“If he talked about anything negative, it was his frustration that the Muslims didn’t support him,” Abboud said.

Right around the time of Simpson’s arrest, in January 2010, Nadir Soofi took over the management of Cleopatra Pizza Bistro, a small halal joint in a complex near Simpson’s mosque. Soofi hired Simpson at the restaurant, and they eventually split an apartment.

Sharon Soofi said her son didn’t speak much about his new friend. She and her son would often discuss current events, religion, and what was going on in the Middle East — the family had spent about half of Nadir’s childhood living in Pakistan, years she remembers as happy ones surrounded by friends and family.

Nadir Soofi was born in Texas and raised Muslim, the religion of his father’s family. Childhood with his parents and brother meant weekends with trips to the lake or camping, hiking, and amusement parks.

“He was a normal, American kid,” his mother said.

They moved to Islamabad when he was 8 and stayed until he was 16 or 17. He and his brother attended an English-speaking school, and Nadir graduated with honors.

“I had a very good life, and so did the kids,” Sharon Soofi said.

He began classes at the University of Utah in Salt Lake City in the fall of 1998 as a pre-med student, at one point living on campus.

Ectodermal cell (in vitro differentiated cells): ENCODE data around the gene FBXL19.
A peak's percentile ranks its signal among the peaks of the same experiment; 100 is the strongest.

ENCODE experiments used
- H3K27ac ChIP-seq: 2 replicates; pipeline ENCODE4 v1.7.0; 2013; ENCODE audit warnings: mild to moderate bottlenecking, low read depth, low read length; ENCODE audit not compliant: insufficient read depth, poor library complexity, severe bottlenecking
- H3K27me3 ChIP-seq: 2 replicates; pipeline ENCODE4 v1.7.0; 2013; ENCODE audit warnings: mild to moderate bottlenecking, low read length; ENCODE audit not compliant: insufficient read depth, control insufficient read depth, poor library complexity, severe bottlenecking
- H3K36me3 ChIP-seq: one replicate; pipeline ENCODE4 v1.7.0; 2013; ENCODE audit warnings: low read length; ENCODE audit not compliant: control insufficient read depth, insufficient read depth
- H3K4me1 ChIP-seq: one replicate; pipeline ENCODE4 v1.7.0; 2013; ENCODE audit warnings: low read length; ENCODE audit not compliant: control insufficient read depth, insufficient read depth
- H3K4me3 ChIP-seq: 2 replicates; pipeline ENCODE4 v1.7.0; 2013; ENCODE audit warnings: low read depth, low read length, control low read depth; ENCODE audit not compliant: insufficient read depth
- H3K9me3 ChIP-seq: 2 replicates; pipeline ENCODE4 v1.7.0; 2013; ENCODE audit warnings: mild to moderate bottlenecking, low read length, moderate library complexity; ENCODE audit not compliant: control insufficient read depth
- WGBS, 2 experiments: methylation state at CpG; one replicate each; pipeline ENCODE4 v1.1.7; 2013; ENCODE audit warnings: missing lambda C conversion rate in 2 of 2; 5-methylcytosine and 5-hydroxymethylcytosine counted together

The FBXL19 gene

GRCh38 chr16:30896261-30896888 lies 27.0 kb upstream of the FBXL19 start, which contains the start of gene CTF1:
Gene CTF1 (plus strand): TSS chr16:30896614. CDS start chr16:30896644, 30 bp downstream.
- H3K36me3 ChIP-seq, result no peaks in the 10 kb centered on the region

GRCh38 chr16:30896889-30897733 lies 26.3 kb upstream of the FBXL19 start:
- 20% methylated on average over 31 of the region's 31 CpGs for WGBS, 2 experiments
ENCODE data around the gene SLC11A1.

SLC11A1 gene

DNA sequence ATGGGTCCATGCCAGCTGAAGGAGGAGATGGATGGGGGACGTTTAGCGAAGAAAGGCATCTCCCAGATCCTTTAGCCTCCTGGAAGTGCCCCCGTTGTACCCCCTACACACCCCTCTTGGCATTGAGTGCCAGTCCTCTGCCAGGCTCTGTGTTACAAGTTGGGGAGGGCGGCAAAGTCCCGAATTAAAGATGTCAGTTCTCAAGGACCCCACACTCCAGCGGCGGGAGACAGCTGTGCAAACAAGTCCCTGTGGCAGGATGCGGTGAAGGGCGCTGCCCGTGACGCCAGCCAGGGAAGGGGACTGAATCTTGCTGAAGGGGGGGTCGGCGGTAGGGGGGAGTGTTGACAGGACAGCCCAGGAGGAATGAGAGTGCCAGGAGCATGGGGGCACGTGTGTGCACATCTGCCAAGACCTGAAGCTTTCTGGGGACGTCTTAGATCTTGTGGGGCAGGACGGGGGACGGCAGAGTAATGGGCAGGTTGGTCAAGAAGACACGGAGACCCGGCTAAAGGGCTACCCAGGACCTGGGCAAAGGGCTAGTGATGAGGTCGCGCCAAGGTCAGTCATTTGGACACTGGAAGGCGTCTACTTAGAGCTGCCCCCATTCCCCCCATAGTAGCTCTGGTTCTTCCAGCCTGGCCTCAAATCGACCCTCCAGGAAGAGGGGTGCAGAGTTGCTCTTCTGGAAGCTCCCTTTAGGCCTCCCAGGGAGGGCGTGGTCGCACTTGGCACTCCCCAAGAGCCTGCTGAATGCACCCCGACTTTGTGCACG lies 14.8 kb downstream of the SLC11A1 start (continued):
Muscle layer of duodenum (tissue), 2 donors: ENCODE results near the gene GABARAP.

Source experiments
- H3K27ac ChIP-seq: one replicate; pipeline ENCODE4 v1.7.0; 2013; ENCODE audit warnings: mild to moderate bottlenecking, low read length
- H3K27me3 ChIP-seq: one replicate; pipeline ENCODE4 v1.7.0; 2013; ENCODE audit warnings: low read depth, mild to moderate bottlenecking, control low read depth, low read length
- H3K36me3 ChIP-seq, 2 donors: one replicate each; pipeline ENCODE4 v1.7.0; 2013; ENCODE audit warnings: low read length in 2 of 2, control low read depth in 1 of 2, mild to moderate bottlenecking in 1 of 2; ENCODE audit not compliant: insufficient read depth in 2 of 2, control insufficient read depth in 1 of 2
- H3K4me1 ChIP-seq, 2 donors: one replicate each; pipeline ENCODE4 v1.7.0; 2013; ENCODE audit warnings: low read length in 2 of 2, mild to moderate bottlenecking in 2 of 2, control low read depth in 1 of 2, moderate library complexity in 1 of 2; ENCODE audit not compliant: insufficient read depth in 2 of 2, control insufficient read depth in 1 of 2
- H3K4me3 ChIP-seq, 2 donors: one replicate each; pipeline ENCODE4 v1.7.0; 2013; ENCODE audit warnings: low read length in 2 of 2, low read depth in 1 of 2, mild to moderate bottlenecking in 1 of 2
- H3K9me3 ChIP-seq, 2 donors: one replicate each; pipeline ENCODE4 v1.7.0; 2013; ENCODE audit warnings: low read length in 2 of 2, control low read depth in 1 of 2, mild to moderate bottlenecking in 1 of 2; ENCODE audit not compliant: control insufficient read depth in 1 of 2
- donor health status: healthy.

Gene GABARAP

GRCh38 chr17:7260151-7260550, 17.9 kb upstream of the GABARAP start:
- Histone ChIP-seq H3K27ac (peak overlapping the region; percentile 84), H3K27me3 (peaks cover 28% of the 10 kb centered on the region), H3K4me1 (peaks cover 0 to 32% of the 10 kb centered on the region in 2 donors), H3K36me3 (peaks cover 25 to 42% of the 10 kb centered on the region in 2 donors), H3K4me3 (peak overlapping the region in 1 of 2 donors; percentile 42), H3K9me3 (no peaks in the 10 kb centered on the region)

During his years in Utah, he racked up more than a dozen traffic tickets, many for speeding, the Salt Lake Tribune reported. In 2001, he pleaded guilty to buying alcohol as a minor. In 2002, he pleaded guilty to reckless driving, then in a separate case to driving on a suspended license, related to an alcohol offense. The following year, he was charged with distributing a controlled substance and possessing drug paraphernalia, charges which were later dropped. In July 2003, he pleaded guilty to misdemeanor assault.

He left the university in that summer without a degree. He felt like he had gotten sidetracked, his mother said, and he hoped to start over in a life guided by faith. He moved to Arizona, and over the years worked at several business ventures with his father’s help.

“He was trying to live a good, honest life — make his parents proud,” his mother said.

In 2006, Nadir Soofi became a father. He and the boy’s mother never married, but they gave their son the middle name of Azam — after Soofi’s father.

“[He was] a good son, a good father,” Sharon Soofi said.

She had moved back to the U.S., and she and Nadir’s father divorced. Her son would sometimes make the long drive from Phoenix to visit her in Texas, which he’d talk about with fellow gearheads on a Chevy Cobalt SS forum.

He became a regular poster on the forum after buying a 2008 model. He asked for advice on repairs and upgrades and also engaged in discussions on other topics.

“I freakin love this car!!!!” his first post ended.

Other posters sometimes cautioned him from jumping into big projects. One joked once that he was paranoid about cleaning deposits from the engine. Soofi responded, “Yes, I’m paranoid, neurotic, impulsive, etc… but, it is these characteristics that serve as catalyst for my yearning to know.”